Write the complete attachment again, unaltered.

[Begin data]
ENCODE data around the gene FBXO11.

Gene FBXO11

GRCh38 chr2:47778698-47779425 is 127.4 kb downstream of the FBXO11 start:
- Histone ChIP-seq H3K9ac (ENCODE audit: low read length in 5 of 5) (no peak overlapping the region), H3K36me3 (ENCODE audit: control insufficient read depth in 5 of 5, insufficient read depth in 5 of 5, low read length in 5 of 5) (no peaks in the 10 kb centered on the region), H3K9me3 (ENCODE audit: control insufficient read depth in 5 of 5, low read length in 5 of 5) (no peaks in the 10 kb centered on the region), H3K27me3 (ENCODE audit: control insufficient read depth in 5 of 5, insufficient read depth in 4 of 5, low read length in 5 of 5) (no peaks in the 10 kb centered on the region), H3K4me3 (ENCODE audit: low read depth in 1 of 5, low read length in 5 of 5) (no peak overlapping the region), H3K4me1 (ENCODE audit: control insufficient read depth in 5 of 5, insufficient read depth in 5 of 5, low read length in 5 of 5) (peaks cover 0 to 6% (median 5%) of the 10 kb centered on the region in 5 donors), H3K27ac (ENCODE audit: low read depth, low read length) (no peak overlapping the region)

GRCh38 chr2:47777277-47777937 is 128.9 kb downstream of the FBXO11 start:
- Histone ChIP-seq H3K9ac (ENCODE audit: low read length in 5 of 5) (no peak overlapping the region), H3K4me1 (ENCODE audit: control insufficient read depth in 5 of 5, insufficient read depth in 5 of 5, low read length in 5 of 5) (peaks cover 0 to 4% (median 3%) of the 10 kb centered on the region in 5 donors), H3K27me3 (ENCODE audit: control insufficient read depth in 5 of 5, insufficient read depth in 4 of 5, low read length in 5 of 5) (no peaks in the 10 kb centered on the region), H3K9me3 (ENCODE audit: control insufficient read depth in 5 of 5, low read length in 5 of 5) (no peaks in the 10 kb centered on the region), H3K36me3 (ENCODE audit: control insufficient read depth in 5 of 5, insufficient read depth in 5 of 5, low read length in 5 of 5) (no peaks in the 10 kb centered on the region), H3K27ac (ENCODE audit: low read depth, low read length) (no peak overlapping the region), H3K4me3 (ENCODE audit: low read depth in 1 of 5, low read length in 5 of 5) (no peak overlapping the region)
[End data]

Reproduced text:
ENCODE data around the gene FBXO11.

Gene FBXO11

GRCh38 chr2:47778698-47779425 is 127.4 kb downstream of the FBXO11 start:
- Histone ChIP-seq H3K9ac (ENCODE audit: low read length in 5 of 5) (no peak overlapping the region), H3K36me3 (ENCODE audit: control insufficient read depth in 5 of 5, insufficient read depth in 5 of 5, low read length in 5 of 5) (no peaks in the 10 kb centered on the region), H3K9me3 (ENCODE audit: control insufficient read depth in 5 of 5, low read length in 5 of 5) (no peaks in the 10 kb centered on the region), H3K27me3 (ENCODE audit: control insufficient read depth in 5 of 5, insufficient read depth in 4 of 5, low read length in 5 of 5) (no peaks in the 10 kb centered on the region), H3K4me3 (ENCODE audit: low read depth in 1 of 5, low read length in 5 of 5) (no peak overlapping the region), H3K4me1 (ENCODE audit: control insufficient read depth in 5 of 5, insufficient read depth in 5 of 5, low read length in 5 of 5) (peaks cover 0 to 6% (median 5%) of the 10 kb centered on the region in 5 donors), H3K27ac (ENCODE audit: low read depth, low read length) (no peak overlapping the region)

GRCh38 chr2:47777277-47777937 is 128.9 kb downstream of the FBXO11 start:
- Histone ChIP-seq H3K9ac (ENCODE audit: low read length in 5 of 5) (no peak overlapping the region), H3K4me1 (ENCODE audit: control insufficient read depth in 5 of 5, insufficient read depth in 5 of 5, low read length in 5 of 5) (peaks cover 0 to 4% (median 3%) of the 10 kb centered on the region in 5 donors), H3K27me3 (ENCODE audit: control insufficient read depth in 5 of 5, insufficient read depth in 4 of 5, low read length in 5 of 5) (no peaks in the 10 kb centered on the region), H3K9me3 (ENCODE audit: control insufficient read depth in 5 of 5, low read length in 5 of 5) (no peaks in the 10 kb centered on the region), H3K36me3 (ENCODE audit: control insufficient read depth in 5 of 5, insufficient read depth in 5 of 5, low read length in 5 of 5) (no peaks in the 10 kb centered on the region), H3K27ac (ENCODE audit: low read depth, low read length) (no peak overlapping the region), H3K4me3 (ENCODE audit: low read depth in 1 of 5, low read length in 5 of 5) (no peak overlapping the region)